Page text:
Honouliuli National Monument Summer Field School
September 28, 2016
As a ParkEDU education specialist at World War II Valor in the Pacific National Monument, funded by Pacific Historic Parks (PHP), I was given a rare opportunity to participate in the University of Hawaii – West Oahu’s (UHWO) archaeological field school held at Honouliuli National Monument.
In June, students from UHWO, led by Dr. William Belcher, headed into the former site of Hawaii’s largest and longest-operating internment and POW camp during World War II. The 16 students are undergraduates either working on their bachelor’s degree with a concentration in archaeology or UHWO’s Certificate in Applied Forensic Anthropology.
The primary focus for the class was to examine the POW areas as well as the pre- and post-camp land use of the area. Specific topics covered in the class included lectures on cultural resource management, photography, field mapping, field GIS (with ArcPad), total station use and excavation strategies. The students learned hands-on skills that they will use in their future careers. The students were divided into four teams, and the teams rotated between Compound I and VII.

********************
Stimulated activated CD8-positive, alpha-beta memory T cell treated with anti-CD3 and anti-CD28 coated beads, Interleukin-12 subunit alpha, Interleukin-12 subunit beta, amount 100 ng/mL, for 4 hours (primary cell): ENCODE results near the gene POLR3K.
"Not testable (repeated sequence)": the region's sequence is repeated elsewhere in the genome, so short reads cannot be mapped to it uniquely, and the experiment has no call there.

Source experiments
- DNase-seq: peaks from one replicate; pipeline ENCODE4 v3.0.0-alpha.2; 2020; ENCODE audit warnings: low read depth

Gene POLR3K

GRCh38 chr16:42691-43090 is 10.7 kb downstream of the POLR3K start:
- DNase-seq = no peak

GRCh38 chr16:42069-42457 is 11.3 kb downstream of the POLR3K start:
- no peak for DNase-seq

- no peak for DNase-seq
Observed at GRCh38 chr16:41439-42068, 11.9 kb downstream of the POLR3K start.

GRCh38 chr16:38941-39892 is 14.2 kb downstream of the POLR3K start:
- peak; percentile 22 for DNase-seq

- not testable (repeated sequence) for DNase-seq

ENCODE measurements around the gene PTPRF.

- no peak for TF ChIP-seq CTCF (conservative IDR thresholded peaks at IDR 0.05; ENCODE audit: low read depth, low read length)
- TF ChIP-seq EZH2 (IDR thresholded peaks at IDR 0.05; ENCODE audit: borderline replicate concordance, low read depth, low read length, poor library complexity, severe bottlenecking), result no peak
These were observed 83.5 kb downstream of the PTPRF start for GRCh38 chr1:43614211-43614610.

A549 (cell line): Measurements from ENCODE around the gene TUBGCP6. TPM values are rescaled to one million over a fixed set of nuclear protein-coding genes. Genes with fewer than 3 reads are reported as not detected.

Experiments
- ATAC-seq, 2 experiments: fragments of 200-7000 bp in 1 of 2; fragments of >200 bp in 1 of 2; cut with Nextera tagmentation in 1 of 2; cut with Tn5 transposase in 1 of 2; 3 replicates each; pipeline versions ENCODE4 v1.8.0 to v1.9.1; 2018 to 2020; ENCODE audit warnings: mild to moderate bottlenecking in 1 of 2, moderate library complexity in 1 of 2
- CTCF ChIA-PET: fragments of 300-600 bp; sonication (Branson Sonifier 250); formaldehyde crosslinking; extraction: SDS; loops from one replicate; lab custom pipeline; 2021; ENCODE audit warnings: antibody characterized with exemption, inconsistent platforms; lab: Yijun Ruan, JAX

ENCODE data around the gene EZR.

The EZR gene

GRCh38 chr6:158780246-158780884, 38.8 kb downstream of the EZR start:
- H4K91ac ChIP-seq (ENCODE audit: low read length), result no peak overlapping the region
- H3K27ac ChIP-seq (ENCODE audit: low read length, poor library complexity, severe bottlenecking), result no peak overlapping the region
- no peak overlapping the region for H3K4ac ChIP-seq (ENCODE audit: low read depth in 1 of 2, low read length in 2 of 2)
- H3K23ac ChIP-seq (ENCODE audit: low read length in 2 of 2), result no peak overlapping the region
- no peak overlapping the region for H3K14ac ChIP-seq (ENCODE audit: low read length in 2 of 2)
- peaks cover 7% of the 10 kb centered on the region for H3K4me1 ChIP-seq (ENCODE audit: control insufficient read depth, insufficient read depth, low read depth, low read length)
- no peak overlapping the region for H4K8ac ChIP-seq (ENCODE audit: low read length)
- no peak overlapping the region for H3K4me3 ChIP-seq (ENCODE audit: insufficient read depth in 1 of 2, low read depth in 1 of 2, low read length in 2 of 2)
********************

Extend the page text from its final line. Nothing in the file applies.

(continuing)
Towards the end of the second week, three other students and I were tasked with walking to the west end perimeter. It was there that I discovered an aqueduct running the entire slope of the farthest northwestern hill. We brought Dr. Belcher to where I had found the first pieces, and he was ecstatic at the find. He noted the GPS coordinates, and the students worked on excavating the aqueduct over the rest of the course.
The UHWO 2016 field school was one of many examples of archaeological investigations carried out at Honouliuli by UHWO and the Japanese Cultural Center of Hawaii (JCCH) since the rediscovery of the site by the JCCH in 2002. In September 2016, a collaborative partnership was established between the National Park Service (NPS) and UHWO that will engage students in collecting, coalescing and incorporating all existing data from past investigations into a database, in addition to continuing with additional survey work through a 2017 field school. This database will help the NPS create a resource protection program as planning for Honouliuli is further along.